Methodological rigor and reporting of clinical practice guidelines in patients with allergic rhinitis: QuGAR study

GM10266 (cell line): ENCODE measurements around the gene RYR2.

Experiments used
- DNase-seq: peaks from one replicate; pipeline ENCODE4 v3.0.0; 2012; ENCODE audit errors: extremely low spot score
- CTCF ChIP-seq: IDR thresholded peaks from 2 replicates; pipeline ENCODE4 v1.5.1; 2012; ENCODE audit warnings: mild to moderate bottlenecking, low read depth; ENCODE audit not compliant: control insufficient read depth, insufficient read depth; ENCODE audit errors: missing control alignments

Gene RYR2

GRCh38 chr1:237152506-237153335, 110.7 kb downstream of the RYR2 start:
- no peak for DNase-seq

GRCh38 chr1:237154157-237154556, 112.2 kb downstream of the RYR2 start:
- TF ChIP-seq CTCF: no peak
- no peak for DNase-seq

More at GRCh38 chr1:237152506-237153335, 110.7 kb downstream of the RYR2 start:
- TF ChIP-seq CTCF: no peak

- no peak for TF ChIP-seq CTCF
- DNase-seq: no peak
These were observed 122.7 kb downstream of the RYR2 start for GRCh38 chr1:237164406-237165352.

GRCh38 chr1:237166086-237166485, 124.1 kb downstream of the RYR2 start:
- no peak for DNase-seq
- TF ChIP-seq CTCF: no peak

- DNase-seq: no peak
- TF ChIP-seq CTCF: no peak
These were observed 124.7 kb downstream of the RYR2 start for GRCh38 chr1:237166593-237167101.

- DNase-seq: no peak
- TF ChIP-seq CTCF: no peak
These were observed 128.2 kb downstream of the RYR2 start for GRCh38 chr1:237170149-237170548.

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BACKGROUND: There are several clinical practice guidelines about the management of allergic rhinitis (AR) being used by clinicians. OBJECTIVE: We sought to assess the methodological rigor and transparency of reporting of clinical practice guidelines for the management of AR. METHODS: We systematically searched MEDLINE, the TRIP database, and professional society Web sites for all guidelines about the management of AR published in English after the year 2000. Four reviewers independently assessed the rigor of development and reporting of included guidelines using the Appraisal of Guidelines for Research and Evaluation II instrument. RESULTS: Our search revealed 432 records, of which 34 full-text articles were assessed for eligibility and 10 fulfilled inclusion criteria. Overall methodological rigor and reporting of guidelines varied from fulfilling most of the Appraisal of Guidelines for Research and Evaluation II criteria to almost none. Across all guidelines, the best reported domain was clarity of presentation, and the least rigorously addressed domain was applicability of guidelines. Agreement beyond chance among the 4 appraisers was fair. CONCLUSIONS: Guideline users should be aware of the difference in the rigor of development and quality of reporting of guidelines about the management of AR. They should choose higher-quality guidelines to use in their practice and teaching. For most reviewed guidelines, there is room for improvement, particularly in the domains of applicability and implementation.
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